This lockdown has a sense of déjà vu, but one of the most urgent issues facing the people charities support is still here.
Last year I wrote about how a lack of access to devices and data meant that many could not access life-saving health information, a school education, support services and the most basic contact with friends and family. When this lifeline is withdrawn, we are cutting people off from society.
The extent of the digital divide is shocking. According to Ofcom, 40 per cent of people in the UK are "limited or non-users" of the internet, meaning they lack the full digital skills or access needed for work, and struggle to keep in touch with friends or support their children’s learning at home.
I have been talking to charities to find out how their service users have been affected by this issue, and how they are tackling it. Kelly Cox, St Helens practice lead at Pause, which works with women who have experienced, or are at risk of, repeated pregnancies that result in children needing to be removed from their care, has seen the impact of the digital divide first-hand.
“Digital poverty for one woman we work with means that each month she pawns her smartphone to be able to pay her bills,” she says. “Another woman, who sold her phone to pay for food, was discharged from a crucial service for missing their Zoom calls and phone consultations.”
Cox urges charities to consider this when reviewing the services they offer. With the UK set to miss out on the 2025 'better broadband' rollout, the digital divide will be with us for years to come. It is key that we remember this as we plan what our charities’ business models look like in the future.
Helping people get online is a big challenge for charities that work with schools. Sarah Atkinson, chief executive of the Social Mobility Foundation, points out that while the government announcement on data boosts for disadvantaged children is welcome, it is disappointing “to see it limited to the school term when access over the summer to academic catch-up and to enrichment programmes is just as important".
She says: “We saw the same short-sightedness in 2020 when students on our programme had their Department for Education-loaned laptops taken away in the summer holidays, so couldn’t use them for our work experience and pre-university events."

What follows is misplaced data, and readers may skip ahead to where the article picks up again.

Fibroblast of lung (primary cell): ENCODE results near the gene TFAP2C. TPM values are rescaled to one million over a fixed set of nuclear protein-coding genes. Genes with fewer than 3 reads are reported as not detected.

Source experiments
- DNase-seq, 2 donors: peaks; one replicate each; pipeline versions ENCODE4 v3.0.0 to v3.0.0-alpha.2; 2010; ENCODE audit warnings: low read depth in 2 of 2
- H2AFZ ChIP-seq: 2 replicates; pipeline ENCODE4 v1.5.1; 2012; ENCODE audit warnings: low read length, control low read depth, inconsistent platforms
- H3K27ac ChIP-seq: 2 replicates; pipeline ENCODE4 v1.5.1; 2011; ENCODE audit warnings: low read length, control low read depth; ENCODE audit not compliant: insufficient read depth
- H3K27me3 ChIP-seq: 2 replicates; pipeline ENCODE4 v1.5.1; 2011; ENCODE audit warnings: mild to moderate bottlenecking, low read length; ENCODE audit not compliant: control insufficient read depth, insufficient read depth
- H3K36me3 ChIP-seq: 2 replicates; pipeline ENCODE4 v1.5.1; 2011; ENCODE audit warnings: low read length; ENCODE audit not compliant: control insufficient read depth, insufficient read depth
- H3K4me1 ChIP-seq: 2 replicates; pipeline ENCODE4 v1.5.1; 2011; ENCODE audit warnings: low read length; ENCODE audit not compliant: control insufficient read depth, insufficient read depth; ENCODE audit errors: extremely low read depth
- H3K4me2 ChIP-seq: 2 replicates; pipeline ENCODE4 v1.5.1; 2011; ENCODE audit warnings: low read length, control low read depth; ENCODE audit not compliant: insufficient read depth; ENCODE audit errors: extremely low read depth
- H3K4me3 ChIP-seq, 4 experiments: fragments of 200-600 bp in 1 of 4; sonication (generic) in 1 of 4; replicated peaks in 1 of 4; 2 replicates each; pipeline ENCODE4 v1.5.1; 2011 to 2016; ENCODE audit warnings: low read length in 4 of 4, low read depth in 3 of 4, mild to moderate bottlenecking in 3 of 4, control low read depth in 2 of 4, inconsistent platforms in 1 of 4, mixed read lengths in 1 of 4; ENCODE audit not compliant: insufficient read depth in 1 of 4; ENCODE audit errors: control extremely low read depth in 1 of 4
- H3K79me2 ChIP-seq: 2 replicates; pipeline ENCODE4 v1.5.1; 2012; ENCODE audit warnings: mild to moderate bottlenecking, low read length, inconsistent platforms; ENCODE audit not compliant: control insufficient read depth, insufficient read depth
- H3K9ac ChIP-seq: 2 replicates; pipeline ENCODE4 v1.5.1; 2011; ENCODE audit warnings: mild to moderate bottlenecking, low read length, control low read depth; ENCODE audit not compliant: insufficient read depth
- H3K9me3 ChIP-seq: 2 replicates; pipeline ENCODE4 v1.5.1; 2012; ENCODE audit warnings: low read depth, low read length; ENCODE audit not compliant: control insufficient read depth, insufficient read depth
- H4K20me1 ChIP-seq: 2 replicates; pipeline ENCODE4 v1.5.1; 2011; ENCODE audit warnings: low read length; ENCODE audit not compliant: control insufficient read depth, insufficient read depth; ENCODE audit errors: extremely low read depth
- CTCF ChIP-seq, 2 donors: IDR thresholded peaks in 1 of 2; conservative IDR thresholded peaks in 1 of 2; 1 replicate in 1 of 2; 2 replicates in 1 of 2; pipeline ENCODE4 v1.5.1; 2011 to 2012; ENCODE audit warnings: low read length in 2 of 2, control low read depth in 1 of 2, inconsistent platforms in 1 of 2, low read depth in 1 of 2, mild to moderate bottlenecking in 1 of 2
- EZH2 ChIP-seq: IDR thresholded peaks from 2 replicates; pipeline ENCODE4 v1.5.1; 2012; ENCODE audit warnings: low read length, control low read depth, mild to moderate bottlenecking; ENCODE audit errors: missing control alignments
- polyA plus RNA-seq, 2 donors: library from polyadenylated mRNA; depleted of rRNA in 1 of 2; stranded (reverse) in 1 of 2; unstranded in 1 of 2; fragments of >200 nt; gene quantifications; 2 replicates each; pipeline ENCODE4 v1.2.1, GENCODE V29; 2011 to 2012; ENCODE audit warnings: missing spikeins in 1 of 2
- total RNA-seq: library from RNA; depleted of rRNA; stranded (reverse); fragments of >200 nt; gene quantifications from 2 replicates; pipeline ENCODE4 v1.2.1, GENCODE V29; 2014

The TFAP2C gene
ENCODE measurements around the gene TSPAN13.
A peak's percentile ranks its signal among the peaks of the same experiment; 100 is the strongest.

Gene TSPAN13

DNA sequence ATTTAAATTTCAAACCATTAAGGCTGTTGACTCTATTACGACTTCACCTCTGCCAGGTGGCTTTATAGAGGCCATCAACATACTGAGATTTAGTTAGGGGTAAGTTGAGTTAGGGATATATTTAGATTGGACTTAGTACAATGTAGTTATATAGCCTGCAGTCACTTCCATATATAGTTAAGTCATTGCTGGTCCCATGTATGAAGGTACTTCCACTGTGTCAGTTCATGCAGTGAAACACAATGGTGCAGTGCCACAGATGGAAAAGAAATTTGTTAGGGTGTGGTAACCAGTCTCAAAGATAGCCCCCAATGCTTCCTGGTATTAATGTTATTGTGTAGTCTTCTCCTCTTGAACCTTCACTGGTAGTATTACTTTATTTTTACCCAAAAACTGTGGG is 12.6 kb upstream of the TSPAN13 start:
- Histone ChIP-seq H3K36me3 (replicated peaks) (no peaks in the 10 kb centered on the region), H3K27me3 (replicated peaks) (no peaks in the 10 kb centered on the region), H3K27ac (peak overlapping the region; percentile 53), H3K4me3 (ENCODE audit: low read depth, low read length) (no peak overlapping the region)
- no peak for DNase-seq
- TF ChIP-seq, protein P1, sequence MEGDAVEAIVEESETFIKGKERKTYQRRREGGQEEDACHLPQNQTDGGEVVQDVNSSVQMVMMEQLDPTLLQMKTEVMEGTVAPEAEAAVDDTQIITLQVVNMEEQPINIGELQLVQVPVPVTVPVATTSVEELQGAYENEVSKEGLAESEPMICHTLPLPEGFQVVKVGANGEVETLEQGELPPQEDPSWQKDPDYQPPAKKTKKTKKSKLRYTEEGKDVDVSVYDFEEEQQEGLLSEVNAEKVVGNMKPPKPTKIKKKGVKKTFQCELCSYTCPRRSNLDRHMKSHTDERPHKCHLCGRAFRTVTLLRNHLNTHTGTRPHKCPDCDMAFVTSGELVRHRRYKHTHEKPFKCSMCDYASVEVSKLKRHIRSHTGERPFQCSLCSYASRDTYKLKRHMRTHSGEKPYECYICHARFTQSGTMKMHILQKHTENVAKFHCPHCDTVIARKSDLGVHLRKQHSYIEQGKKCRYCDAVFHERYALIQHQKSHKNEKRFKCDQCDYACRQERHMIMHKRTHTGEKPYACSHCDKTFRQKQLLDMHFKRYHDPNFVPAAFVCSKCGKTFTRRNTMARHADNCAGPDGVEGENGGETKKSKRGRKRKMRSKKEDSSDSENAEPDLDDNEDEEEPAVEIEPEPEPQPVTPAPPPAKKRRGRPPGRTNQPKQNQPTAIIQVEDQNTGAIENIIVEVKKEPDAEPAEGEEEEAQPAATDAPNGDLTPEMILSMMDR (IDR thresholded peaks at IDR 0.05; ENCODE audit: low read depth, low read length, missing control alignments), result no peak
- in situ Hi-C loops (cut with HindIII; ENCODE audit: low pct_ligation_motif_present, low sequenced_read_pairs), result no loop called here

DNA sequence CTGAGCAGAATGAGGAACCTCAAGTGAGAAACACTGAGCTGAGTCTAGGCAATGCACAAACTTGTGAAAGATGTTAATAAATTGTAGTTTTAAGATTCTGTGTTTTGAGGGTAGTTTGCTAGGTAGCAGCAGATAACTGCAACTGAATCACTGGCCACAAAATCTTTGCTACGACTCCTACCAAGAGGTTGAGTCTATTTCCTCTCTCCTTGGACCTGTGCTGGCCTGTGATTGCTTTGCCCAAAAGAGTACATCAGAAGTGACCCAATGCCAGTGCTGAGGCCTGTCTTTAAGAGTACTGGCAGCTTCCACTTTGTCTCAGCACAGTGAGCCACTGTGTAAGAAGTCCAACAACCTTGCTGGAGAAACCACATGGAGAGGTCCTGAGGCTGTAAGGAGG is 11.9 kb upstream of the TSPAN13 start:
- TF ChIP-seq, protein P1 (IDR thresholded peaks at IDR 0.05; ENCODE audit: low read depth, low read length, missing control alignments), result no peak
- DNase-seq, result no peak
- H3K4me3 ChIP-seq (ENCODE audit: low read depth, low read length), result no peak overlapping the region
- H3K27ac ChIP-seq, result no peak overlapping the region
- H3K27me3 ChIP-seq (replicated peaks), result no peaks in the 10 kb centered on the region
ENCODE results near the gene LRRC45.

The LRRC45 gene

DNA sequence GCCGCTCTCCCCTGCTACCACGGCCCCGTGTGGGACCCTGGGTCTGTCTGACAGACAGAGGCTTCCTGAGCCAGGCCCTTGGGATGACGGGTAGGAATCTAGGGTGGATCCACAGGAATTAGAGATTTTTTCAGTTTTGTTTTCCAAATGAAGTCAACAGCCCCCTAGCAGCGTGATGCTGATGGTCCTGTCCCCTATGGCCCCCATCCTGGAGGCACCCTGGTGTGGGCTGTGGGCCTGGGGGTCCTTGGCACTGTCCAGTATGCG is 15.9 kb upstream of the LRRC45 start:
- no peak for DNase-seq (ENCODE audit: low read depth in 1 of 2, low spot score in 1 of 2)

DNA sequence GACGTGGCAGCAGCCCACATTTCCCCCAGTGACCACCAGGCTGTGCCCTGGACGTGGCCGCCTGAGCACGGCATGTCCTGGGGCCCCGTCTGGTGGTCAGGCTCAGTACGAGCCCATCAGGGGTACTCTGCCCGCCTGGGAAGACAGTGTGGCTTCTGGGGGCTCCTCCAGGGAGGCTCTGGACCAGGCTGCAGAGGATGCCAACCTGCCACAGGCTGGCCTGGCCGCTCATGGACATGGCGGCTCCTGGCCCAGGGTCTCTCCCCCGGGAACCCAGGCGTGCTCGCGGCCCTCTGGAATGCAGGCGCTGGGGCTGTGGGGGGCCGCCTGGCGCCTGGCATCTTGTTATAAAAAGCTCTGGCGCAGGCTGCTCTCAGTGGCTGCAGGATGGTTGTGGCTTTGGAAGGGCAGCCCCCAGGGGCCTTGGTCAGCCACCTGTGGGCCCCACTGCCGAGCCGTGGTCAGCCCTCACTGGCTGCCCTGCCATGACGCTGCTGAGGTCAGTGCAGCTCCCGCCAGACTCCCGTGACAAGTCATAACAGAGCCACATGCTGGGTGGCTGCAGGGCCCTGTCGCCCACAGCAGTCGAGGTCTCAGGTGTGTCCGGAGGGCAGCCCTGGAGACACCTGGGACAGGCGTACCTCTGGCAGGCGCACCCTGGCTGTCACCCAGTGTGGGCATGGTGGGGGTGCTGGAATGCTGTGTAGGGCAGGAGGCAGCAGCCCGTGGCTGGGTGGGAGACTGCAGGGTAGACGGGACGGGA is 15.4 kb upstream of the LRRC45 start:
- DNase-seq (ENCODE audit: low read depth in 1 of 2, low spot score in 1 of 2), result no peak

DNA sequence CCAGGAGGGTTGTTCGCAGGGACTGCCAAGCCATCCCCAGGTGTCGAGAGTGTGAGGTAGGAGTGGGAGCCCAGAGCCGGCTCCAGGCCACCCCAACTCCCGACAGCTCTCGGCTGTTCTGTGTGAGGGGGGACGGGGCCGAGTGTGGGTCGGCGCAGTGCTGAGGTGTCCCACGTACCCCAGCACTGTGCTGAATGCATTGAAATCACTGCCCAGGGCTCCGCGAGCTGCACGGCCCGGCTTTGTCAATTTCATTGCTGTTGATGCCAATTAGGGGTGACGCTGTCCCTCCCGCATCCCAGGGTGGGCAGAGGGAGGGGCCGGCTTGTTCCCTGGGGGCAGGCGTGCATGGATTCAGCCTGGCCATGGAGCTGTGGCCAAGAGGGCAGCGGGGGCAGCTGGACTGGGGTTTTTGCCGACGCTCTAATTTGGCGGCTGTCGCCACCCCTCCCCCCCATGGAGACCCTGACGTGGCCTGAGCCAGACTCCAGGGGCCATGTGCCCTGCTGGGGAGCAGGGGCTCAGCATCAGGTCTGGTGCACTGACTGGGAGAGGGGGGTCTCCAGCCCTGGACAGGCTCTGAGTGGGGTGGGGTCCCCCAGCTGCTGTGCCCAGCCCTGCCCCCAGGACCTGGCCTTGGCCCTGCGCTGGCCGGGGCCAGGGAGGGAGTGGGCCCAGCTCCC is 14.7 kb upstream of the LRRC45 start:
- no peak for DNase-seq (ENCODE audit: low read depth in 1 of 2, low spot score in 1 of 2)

Access to digital is not a tap we should be turning on and off. Imagine if we did the same with healthcare – there would be an outcry.
Digital adoption is only going to increase as we emerge from the pandemic. Rebuilding the economy will take years, and inequality can only worsen if people are left behind.
Russell Findlay, chief executive of Speakers Trust, which helps young people speak more confidently, warns that the long-term impact of the digital divide is a huge concern.
“The question this crisis has posed is how we can use tech to level the educational playing field, rather than tilt it into an even greater imbalance," he says.
Some of the charities I spoke to were buying the people they support devices and credit; individuals can also get help and support through the Reboot project.
In the mid-term, we need more than quick fixes. Charities need to come together to tackle this issue and lobby government and business for change.
Helen Milner, chief executive of digital inclusion charity the Good Things Foundation, told me: “Together, we can all work to fix the digital divide, levelling-up opportunity and paving the way for the post-Covid-19 economic recovery.”
If we do not take action on this, then the scale of the problems facing charities and the people they support will grow. The digital divide will become a chasm.
Zoe Amar is the founder of the digital and marketing consultancy Zoe Amar Digital @zoeamar